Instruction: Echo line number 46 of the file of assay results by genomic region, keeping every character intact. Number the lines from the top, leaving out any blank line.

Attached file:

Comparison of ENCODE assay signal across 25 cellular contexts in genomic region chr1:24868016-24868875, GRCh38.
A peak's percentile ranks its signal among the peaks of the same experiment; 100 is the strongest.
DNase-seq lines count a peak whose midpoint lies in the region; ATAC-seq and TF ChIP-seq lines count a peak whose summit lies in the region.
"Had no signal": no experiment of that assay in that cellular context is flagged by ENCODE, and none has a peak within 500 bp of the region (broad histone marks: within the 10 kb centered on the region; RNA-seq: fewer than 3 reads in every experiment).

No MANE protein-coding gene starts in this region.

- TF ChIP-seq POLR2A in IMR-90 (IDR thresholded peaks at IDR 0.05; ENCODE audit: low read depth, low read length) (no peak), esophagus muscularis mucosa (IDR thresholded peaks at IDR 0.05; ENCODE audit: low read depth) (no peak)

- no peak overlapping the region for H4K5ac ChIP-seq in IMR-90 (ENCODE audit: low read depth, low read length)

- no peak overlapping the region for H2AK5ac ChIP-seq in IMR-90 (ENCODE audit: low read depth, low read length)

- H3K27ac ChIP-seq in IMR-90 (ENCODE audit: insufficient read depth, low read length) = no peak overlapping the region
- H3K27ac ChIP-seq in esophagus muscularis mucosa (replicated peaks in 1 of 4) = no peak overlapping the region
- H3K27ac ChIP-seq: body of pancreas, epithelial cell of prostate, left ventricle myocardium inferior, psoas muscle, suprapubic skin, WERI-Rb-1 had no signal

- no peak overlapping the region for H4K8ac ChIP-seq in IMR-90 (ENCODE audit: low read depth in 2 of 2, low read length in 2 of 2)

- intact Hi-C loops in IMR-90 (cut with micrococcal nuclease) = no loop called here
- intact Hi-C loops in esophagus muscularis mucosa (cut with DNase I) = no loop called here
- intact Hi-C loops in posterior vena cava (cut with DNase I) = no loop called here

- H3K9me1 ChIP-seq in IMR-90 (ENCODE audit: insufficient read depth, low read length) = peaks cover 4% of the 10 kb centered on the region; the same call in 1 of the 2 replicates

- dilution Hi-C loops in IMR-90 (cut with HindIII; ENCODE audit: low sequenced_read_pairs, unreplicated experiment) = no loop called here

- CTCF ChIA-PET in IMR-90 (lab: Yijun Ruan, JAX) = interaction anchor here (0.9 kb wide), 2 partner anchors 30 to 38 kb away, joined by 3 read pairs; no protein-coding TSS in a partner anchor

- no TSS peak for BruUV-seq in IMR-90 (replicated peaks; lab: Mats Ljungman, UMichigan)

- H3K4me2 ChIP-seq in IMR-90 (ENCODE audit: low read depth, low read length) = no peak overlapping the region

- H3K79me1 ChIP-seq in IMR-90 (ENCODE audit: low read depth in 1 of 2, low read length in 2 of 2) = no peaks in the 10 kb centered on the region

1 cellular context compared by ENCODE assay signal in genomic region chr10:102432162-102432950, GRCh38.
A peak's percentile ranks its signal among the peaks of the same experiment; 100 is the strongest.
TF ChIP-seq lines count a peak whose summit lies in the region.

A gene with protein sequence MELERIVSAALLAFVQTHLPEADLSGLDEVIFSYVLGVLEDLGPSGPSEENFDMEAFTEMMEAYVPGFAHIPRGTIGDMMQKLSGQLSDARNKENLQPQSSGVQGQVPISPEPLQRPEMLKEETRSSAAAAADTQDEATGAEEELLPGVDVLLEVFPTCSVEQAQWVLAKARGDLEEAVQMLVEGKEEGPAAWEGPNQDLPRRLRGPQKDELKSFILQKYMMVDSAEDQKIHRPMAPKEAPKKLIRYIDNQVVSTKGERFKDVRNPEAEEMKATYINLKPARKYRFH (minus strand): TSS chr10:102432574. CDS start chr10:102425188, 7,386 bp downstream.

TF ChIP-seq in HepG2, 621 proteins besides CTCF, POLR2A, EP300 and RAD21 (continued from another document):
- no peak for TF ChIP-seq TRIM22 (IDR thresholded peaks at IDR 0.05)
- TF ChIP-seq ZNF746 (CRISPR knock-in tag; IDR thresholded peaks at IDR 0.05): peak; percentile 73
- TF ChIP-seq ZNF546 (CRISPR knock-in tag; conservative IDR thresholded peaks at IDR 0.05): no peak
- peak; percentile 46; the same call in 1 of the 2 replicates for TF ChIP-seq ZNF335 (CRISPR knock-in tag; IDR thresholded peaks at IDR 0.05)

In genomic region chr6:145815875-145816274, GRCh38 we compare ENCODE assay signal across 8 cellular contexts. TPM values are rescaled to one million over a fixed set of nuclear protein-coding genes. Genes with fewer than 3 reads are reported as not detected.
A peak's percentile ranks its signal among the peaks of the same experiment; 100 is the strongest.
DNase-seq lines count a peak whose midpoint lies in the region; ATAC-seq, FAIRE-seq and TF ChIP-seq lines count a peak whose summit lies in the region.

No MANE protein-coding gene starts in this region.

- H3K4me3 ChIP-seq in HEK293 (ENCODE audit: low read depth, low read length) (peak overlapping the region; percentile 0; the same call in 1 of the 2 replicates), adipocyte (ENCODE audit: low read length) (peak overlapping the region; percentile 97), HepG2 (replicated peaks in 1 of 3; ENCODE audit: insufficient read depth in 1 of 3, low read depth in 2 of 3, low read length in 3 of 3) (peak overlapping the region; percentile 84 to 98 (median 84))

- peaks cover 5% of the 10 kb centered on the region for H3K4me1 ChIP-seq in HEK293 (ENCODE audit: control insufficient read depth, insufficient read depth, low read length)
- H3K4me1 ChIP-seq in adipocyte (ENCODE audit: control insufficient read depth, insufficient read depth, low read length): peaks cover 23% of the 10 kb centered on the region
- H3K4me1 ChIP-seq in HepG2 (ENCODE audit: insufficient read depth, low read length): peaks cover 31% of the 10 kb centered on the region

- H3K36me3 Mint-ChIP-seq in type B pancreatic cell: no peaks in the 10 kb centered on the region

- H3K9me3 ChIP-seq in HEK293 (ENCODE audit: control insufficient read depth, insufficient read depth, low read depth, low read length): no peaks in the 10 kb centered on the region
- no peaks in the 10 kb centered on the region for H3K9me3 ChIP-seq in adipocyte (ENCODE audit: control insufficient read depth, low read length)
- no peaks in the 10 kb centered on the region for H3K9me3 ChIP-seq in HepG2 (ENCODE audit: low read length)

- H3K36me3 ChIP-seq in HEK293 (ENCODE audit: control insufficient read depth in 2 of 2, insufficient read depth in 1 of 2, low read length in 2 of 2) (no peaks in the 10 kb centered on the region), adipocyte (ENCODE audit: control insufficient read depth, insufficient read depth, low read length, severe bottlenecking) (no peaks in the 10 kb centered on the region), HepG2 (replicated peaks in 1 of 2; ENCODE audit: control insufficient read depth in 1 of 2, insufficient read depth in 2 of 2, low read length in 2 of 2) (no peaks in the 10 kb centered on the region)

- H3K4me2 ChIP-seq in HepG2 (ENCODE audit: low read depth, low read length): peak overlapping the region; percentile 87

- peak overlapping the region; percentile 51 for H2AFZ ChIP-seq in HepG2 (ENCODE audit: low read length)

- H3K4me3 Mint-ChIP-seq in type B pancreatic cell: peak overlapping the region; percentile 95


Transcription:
- H3K4me3 Mint-ChIP-seq in type B pancreatic cell: peak overlapping the region; percentile 95